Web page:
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In The Service Sector, Timing And Relationships Mean Everything


SR Trident job site near Ingleside, Texas.

SR Trident

There is no one best way to build any business, and nowhere is that more true than in an industry as unpredictable and volatile as the oil and gas industry. But there is a lot to be said for being in the right place at the right time with the right idea and a will to succeed. Those factors all came together in 2012 for one growing industrial and marine service company located in the South Texas coastal town of Gregory called SR Trident.

Timing can be crucial in this part of the business world. The year 2012 was a boom time in South Texas. By then, the Eagle Ford shale region 50 to 100 miles inland from the coast had been in full boom for three years, and a similar, even bigger boom was developing in the massive Permian Basin further to the West. Forecasts of massive volumes of new oil and natural gas production in Texas was in turn starting to place an early focus on refining, natural gas processing and potential exports centralized at the state’s biggest ports, including the Port of Houston and the Port of Corpus Christi (PortCC), as well as the pipelines that would need to be constructed to move that production across the state.

Two lifelong best friends who had grown up and worked together in the small communities of Portland and Ingleside during the 1980s and 1990s had pursued separate paths following college graduation. Ryan Berthold, after listening to Bill O’Reilly describe the Navy Seals as “the tip of the spear” for America’s anti-terrorism efforts shortly after the 9/11 attacks, decided that a military career was for him.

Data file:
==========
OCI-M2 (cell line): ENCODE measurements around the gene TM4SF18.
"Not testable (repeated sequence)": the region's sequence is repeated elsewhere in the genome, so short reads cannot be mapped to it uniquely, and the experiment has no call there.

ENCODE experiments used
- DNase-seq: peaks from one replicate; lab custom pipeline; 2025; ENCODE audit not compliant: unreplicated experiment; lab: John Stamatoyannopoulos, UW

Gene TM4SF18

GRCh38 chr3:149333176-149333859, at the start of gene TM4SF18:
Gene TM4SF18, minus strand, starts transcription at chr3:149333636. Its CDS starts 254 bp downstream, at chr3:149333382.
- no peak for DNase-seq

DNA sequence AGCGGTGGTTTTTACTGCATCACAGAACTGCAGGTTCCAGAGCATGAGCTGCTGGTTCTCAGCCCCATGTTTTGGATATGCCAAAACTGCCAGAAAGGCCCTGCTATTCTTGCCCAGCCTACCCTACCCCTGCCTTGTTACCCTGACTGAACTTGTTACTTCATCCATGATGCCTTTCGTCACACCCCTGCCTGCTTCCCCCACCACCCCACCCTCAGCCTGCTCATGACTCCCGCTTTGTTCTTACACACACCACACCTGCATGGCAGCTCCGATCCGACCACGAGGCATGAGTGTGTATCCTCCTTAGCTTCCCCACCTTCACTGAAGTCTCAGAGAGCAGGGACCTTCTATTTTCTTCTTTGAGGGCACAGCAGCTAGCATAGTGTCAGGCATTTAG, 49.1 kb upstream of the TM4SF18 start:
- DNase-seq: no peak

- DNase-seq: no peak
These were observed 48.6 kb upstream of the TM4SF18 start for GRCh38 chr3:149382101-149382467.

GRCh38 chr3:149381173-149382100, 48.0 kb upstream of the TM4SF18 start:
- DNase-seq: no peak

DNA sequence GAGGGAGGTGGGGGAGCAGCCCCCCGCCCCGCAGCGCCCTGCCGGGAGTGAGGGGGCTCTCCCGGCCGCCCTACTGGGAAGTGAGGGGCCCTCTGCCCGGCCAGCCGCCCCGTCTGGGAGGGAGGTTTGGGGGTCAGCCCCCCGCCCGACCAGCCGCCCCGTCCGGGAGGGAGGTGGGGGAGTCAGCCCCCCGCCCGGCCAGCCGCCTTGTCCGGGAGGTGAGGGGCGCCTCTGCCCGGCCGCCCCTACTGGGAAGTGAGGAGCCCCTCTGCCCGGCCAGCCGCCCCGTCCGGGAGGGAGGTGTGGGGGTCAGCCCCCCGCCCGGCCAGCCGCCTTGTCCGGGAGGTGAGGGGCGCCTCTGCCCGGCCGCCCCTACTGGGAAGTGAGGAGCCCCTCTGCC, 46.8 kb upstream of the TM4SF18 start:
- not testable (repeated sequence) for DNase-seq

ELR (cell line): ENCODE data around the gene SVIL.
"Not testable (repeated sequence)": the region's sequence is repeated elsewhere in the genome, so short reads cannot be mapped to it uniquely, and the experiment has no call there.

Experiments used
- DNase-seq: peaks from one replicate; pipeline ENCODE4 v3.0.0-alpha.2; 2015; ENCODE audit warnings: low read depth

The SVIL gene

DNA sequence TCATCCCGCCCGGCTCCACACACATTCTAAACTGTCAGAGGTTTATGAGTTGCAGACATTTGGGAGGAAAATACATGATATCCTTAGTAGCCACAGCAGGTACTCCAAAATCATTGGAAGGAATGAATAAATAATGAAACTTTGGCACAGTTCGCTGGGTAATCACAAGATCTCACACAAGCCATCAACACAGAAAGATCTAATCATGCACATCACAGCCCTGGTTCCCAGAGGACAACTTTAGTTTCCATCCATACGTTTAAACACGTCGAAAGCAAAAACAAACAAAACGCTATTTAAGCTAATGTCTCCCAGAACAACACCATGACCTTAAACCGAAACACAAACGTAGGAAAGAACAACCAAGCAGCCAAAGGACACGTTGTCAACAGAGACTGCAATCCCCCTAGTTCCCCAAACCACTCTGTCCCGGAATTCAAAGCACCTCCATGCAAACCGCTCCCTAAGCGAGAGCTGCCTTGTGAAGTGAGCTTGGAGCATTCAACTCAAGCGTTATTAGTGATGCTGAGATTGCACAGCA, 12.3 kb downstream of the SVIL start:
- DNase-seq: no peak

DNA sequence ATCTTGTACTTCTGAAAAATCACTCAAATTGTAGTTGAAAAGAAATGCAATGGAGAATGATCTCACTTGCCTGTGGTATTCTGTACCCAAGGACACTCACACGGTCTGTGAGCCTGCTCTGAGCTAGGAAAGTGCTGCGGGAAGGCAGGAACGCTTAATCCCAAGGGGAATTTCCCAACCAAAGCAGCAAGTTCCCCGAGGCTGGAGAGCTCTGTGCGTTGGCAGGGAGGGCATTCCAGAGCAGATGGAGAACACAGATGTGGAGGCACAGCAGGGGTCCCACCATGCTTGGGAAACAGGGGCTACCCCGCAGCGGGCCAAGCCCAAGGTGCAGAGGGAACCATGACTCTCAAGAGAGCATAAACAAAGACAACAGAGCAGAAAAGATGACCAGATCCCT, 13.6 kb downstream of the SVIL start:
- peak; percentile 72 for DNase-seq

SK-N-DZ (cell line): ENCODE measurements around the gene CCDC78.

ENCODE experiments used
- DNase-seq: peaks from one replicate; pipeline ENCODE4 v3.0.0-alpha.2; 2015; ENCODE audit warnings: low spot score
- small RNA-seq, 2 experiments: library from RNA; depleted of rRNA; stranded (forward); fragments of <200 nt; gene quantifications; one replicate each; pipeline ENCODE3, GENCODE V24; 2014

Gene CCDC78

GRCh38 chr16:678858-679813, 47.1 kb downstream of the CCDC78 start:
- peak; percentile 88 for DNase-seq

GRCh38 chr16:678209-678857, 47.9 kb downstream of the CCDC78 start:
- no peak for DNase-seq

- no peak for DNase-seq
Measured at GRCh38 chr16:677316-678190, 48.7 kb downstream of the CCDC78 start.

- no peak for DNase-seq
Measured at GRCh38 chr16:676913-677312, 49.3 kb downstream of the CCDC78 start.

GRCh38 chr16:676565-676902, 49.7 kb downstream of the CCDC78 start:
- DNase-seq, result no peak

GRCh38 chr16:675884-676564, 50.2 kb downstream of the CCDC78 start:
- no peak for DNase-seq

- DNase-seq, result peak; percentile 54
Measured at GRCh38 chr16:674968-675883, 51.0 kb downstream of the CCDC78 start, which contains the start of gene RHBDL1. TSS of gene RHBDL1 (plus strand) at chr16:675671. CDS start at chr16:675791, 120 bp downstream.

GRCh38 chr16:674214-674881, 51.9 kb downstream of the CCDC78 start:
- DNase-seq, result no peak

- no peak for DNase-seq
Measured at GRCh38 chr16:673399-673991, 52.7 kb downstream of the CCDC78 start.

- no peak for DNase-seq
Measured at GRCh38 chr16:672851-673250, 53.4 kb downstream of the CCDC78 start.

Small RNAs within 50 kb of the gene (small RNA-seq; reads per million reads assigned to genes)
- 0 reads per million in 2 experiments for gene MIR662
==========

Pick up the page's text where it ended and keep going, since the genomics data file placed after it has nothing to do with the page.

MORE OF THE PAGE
“I didn’t even know what that [the Navy Seals] was then,” he told me in a recent interview, “But he [O’Reilly] was talking about how they were the tip of the spear for this campaign. So, I started doubling up on classes and finished as quick as I could, and actually enlisted.”

Steven Snyder, the son of a mother who taught school for 34 years and a father who served on the Ingleside school board for a dozen years while he was growing up, chose a different path. He became an educator himself, and ultimately the principal at Ingleside High School “Education was always important to our family,” he said. “I always enjoyed sports, so it made sense to me to become a coach. But once we started our family, it became obvious to me how much time that was taking away from spending time with my kids, because I was spending so much time with other peoples’ kids. That is what led me into school administration.”

Ultimately, though, the two friends knew they wanted to form a business together, and in 2012, that’s what they did. “It’s something we had talked about through our whole lives growing up together,” Berthold, the company’s CEO (Snyder is the Chief Operation Officer), said. “We got started in areas where there was opportunity and an easy way to enter into agreements with the venders. Then, as time progressed, we saw certain niches in the industry where we were able to get a foothold, and we tried to model our business off of where we saw others having success and built relationships and a clientele based on doing what we promised we could do.”

I asked if the boom times in the Eagle Ford and growth then happening at Port CC were major factors in the decision to start their joint venture in 2012? “It absolutely was. We saw what was going on here locally in the Eagle Ford, and our initial aspiration was in the construction of oilfield pads and roads,” Berthold said. “But it’s so capital-intensive, which was something we didn’t have, so we found an initial opportunity to do hot-shotting. That was such a need for everybody at the time.”